Reading Report

Topics: Dyslexia, Educational psychology, Learning disability Pages: 7 (2186 words) Published: June 19, 2013
Phonics & Remedial Teaching


Remedial phonics teaches students to break words down into "phonemes" or speech sounds, the smallest units of spoken language.
Students must learn to recognize phonemes and their corresponding letter combinations to the point where it becomes automatic. This requires a lot of drill and practice in two directions: auditory to visual, and visual to auditory. In auditory drills, students might listen to the phoneme and write down the corresponding letter. In visual drills, they might practice recognizing letters and sounding them out.

Teaching students to recognize and use different types of syllable is another crucial element in a remedial phonics program.

A key skill in learning to read is dividing longer words into syllables.

Once students have mastered the basic phonemes, they are ready for a more advanced study of morphology, which breaks down words into their smallest units of meaning. These units, called "morphemes" include affixes, base words and roots. Syntax (formal grammar) and reading comprehension strategies are also taught.

Traditional classroom teaching tends to emphasize auditory and visual learning, but does not give students much opportunity to use touch or movement in acquiring new information and skills. Remedial phonics instruction must utilize all three learning pathways simultaneously--auditory, visual and kinesthetic-tactile.

Intensive phonics instruction is widely regarded as the best remedial approach for students who have difficulty learning to read and spell. This is especially true of intelligent children who are less sensitive to the speech sounds that make up words, or who may have difficulty with visual processing. There are no quick fixes, but with the right instruction these students can learn to read and write as well as anybody. Elementary Reading Help: Reading Aloud to your 3rd and 4th Graders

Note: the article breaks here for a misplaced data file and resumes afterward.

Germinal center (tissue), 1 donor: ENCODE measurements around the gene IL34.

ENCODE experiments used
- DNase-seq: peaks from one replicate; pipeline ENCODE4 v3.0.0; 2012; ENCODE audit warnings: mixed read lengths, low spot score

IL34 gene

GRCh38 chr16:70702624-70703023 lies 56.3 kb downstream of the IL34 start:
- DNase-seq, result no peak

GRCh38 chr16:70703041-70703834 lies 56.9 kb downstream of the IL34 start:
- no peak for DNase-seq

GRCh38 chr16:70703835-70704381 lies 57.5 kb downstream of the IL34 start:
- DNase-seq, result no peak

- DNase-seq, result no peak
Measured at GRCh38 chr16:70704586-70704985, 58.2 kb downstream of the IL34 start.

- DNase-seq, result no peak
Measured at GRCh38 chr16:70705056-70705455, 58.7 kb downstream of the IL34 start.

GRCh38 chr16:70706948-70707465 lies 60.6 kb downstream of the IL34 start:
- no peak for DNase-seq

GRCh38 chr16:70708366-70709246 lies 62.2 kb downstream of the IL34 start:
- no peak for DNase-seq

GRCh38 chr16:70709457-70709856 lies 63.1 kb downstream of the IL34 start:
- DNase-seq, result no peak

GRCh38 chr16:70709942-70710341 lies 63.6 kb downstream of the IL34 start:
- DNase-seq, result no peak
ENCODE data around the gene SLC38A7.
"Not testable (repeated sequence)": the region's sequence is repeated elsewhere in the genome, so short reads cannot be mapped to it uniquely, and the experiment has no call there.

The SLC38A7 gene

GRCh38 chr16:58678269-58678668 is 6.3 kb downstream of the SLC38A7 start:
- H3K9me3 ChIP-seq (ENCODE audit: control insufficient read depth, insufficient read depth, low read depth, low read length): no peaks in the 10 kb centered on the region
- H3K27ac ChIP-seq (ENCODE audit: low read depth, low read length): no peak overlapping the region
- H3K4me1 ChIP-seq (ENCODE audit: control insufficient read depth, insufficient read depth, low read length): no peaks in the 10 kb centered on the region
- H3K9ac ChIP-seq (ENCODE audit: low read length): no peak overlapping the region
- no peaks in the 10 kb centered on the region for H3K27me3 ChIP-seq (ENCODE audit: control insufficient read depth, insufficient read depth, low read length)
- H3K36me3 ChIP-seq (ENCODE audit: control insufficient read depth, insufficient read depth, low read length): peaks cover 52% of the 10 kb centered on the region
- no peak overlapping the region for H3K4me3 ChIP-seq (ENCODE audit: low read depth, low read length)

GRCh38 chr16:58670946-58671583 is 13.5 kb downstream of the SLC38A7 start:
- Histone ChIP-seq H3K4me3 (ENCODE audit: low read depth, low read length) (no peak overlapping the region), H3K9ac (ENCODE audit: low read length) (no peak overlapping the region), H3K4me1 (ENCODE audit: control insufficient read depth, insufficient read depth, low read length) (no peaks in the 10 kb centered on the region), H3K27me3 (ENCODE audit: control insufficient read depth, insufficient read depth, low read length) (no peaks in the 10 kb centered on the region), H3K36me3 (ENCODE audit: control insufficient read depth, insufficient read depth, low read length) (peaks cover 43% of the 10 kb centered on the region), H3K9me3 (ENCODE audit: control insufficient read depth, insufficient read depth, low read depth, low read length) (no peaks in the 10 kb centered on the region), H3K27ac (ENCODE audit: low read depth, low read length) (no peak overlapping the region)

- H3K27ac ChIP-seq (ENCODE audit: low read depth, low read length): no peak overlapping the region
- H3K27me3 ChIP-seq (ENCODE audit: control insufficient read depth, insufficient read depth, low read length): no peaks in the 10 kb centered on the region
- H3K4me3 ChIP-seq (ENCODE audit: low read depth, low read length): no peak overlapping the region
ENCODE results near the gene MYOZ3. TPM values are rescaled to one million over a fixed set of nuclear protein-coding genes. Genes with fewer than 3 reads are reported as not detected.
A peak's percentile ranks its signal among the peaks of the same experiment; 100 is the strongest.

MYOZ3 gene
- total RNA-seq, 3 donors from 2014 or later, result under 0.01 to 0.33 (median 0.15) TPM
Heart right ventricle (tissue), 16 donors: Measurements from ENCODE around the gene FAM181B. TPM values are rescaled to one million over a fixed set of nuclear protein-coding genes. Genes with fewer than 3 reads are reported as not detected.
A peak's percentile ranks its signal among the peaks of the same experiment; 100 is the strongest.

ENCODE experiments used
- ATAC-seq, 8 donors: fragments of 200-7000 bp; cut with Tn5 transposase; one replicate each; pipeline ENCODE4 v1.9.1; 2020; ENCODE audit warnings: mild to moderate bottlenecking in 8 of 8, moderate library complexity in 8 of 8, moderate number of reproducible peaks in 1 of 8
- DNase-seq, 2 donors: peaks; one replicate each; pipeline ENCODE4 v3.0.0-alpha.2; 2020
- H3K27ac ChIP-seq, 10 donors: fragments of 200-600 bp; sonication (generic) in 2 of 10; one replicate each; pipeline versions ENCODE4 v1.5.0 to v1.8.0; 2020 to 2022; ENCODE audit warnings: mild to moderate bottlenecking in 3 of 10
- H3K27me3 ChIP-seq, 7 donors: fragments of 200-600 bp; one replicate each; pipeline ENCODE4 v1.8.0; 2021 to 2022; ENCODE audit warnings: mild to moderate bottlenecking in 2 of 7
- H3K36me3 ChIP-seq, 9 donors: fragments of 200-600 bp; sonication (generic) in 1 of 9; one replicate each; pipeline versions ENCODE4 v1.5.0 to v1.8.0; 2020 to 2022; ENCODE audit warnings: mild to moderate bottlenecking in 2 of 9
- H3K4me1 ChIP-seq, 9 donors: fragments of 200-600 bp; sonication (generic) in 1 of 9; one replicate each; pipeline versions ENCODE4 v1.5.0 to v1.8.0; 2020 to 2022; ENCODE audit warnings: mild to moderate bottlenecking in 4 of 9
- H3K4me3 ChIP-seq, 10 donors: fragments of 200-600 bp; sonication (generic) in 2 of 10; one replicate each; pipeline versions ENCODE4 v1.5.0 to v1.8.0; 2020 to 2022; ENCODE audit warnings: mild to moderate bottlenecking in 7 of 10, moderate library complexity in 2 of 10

Reading is a basic focus and receives a lot of attention in class, but there isn't enough time in the school day to reinforce all the skills your child is expected to master. Elementary school students benefit from any outside help they can get to help them master the fundamentals of reading. Parents can help by reading aloud with their students. Reading aloud encourages students to practice reading skills like clear enunciation. It can allow parents to monitor their third and fourth grader's reading. Best of all, reading aloud can help bring your family together. Many families have a hard time developing, and sticking to, a reading schedule. But the sessions don't need to be long. You can build it into the bedtime ritual. It's a great time for you and your student to bond and relax before going to sleep at the end of a hectic day. If you have more than one child, try reading with each child separately. This gives children the chance to read at their own pace and ability and creates a special time for just the two of you. Parents can create a reading ritual very early in a child's life. In fact, within the first few months of life, an infant can watch pictures and listen to your voice as you read. You can help your baby or toddler with word recognition by pointing at an object as you say the object's name. Have your child follow along with the words using their pointer finger. By reading together, you can select works that are slightly beyond their current reading skill level. Helping your child with words and concepts they don't understand will build their vocabulary. It's a great way to foster growth without the pressure of assignments that comes with school...
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